Topic B: Problem solving with measurement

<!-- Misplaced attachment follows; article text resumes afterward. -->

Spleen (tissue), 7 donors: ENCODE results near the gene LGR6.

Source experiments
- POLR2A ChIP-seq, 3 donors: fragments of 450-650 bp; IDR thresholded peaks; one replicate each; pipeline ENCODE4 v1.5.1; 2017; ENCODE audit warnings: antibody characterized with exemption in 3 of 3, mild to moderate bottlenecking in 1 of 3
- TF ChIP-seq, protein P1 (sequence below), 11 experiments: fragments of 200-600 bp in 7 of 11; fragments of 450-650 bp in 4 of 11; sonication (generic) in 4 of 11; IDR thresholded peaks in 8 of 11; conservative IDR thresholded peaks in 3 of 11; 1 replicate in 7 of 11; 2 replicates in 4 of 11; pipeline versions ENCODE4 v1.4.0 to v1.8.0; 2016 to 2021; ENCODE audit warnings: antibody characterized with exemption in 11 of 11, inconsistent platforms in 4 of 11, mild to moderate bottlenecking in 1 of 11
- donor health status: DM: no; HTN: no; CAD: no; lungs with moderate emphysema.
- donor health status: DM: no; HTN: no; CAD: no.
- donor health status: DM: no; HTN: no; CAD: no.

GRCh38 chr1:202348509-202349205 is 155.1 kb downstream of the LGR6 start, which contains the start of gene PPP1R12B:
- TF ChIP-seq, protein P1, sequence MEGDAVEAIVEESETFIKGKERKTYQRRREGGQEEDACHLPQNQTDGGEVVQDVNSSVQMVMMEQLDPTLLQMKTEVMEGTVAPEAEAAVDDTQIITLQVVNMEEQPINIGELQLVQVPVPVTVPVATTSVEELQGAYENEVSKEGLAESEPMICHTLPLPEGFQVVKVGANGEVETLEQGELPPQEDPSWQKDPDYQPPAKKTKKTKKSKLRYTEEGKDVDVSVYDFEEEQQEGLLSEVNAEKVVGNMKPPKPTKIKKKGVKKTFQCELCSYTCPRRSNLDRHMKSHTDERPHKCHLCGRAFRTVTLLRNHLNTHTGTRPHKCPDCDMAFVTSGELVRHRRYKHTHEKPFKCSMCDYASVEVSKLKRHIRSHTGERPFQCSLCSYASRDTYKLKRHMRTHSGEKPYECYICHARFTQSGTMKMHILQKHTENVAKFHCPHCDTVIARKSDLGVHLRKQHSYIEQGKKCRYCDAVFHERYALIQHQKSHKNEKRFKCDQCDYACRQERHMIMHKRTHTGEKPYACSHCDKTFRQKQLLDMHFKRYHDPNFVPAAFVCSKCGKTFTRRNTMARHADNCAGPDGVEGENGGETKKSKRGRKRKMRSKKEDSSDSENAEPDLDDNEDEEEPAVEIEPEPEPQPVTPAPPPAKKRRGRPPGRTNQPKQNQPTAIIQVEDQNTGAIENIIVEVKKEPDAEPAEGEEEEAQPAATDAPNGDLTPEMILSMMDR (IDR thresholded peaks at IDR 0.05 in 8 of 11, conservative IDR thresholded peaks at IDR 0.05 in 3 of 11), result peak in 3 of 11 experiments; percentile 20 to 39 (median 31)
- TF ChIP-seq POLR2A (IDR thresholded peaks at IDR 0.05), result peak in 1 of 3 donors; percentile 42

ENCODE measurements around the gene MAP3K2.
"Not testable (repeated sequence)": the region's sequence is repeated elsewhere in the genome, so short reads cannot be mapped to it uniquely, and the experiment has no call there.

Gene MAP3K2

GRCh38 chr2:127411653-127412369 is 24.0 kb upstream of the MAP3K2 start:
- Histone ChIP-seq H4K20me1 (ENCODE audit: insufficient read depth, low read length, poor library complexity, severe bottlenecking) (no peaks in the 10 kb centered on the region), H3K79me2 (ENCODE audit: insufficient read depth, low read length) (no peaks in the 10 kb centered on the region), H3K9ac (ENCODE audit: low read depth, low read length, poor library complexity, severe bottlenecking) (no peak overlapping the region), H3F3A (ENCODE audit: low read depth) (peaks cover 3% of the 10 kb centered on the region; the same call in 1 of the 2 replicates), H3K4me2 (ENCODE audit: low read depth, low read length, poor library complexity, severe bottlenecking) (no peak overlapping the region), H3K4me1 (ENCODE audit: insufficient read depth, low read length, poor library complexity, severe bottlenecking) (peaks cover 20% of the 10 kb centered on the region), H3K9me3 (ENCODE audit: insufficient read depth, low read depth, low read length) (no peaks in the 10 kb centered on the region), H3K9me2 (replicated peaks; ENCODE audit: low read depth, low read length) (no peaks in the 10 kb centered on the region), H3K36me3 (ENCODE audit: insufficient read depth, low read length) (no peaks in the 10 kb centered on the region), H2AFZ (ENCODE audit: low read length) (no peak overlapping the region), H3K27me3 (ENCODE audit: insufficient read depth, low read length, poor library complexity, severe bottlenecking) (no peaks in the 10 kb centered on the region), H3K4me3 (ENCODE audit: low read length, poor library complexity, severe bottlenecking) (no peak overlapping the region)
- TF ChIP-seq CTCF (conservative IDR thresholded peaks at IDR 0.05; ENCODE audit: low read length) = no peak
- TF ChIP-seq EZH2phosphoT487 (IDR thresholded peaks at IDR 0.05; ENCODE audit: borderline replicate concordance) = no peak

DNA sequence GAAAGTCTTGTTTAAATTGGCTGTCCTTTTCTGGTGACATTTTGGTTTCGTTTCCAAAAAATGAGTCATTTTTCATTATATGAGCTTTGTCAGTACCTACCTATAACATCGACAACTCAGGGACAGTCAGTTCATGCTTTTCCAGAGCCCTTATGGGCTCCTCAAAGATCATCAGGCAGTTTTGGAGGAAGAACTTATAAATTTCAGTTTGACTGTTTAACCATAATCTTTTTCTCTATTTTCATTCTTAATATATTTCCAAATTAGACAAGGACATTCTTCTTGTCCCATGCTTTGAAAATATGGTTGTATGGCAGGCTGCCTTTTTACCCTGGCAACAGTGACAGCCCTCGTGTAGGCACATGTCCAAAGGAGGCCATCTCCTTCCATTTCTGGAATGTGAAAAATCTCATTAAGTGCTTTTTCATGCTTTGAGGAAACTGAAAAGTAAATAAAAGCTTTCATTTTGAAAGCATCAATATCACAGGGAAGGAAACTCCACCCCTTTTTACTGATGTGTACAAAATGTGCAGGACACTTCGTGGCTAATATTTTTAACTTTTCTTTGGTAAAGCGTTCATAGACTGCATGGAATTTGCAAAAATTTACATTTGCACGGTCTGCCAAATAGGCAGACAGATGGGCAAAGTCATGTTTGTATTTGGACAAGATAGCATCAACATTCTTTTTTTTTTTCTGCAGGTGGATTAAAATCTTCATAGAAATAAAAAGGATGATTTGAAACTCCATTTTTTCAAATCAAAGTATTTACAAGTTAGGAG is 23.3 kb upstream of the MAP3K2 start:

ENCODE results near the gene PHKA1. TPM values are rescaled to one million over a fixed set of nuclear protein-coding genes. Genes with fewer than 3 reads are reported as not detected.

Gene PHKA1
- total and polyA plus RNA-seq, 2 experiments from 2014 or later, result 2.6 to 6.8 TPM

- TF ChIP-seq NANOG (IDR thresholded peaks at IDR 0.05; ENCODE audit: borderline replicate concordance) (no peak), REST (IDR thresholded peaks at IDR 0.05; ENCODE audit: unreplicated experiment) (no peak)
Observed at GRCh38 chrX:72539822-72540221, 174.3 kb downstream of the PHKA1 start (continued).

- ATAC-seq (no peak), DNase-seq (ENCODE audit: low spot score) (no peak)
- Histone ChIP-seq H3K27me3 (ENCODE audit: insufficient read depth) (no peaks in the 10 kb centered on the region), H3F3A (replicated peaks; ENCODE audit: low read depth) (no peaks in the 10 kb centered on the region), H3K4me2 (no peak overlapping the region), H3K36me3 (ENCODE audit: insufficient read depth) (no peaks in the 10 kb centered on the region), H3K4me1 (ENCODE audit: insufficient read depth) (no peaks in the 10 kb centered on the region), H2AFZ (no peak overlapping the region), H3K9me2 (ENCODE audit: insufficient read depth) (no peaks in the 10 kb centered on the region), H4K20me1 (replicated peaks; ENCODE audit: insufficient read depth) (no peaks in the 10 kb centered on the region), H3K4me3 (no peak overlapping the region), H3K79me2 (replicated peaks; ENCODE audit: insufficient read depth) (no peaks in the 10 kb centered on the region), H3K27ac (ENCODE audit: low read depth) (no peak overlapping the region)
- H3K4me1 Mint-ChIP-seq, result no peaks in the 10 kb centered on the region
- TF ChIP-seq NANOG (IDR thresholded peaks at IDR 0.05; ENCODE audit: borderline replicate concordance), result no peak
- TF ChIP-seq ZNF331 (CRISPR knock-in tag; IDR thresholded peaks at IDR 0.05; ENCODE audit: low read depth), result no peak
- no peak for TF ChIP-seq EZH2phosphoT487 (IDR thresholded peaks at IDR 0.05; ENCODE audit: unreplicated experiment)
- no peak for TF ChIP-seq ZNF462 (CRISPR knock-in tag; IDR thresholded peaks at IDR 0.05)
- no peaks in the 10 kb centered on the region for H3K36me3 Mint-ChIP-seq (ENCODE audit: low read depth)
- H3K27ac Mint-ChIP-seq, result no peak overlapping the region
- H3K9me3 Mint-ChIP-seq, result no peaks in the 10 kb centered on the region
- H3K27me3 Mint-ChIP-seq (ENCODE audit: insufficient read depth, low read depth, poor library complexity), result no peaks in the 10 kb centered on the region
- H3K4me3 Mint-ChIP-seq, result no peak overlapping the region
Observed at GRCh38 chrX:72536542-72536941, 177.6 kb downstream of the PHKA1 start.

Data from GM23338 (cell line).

Let's talk a little bit about the US customary units for distance. If we go to a human scale, the most typical used unit in the US customary system would be the foot. And as you could imagine, the term foot, and if you have many of them, you are now talking about feet, comes from the same word on the human body. We have a foot or we have two feet. Now, not everyone's feet are the same length. But the length of a foot is roughly a little bit larger than most people's feet. And there are definitely people whose feet are the size of a foot. And if you're in the US, you've probably heard of people measuring their height in terms of feet. So for example, a slightly above average man of slightly above average height would have a height of 6 feet. So for example, right over here, this gentleman right over here was slightly above average height. His height might be 6 feet. And that might also be his wing-span. So it would be a distance something like that. If you wanted to measure things that are a little bit smaller, say smaller than a foot, or if we wanted to measure parts of a foot, then you would go to the inch. And the relationship between the foot and the inch is that 12 inches are equal to one foot. So for example, this little mouse right over here, it might be reasonable to measure it in inches. On this scale, an inch might be, depending on the size of the mouse, an inch might be something like that. And it's also useful for measuring things like human height, because very few people are a whole number of feet. They're usually some fraction of feet. So for example, I am 5 feet and 9 inches. And sometimes this is denoted as 5, and you have this apostrophe here, one apostrophe, and then 5 foot 9 inches, and this is two apostrophes, kind of saying hey, you're going to the next unit down. These are the inches right over here. Now if you want to go to things that are larger than maybe human scale, we have units for that as well, including the yard. The yard is equal to 3 feet. And 3 feet, well, each foot is 12 inches, so this is the same thing as 36 inches. And this is most typically used for measuring distances of a lot of some kind. And in the United States, most famously for in football. So your regulation-size football field, the playing field, the distance between the end zones, is exactly 100-- I know you can't see my writing there-- is exactly 100 yards. This distance right over here. Right between the end zone. Now, if you want to measure even longer distances, that's where we go to the mile. And all of these units are ancient units, going back, actually, thousands of years. And the mile, based on the reading I've found, was even used in Roman times. And actually, that's some of the first examples of this term being used. And it really comes from the same root word as 1,000, of mil, of 1,000 footsteps of a Roman soldier. And now, a standard mile is exactly 5,280 feet. And if you wanted to figure out this in inches, you could just multiply by 12. But just to get a sense of a mile, here is a mile on this map of New York. So if you wanted to put it right on Manhattan, this distance right over here is about a mile. So you want to measure really far distances, either from one point in a city to another, or maybe even the distance between cities, or maybe even the size of the planet, or even the distance from the Earth to the moon, or something like that, you will hear that referenced in miles, even the distance between the Earth and the sun. People say it's 93 million miles. If you're talking about maybe, a plot of land, you want to measure its dimensions, or you're talking about a football field, then yards feel appropriate. If you're kind of getting to human scale, well, human scale on one level, but you could get a little bit larger if you're maybe talking about the height of a building or something like that, or you're still talking about measurement of say, a plot of land, you will still hear people talk in terms of feet. And if you're measuring either parts of a foot, or things that are smaller than a foot, that's when inches come into play.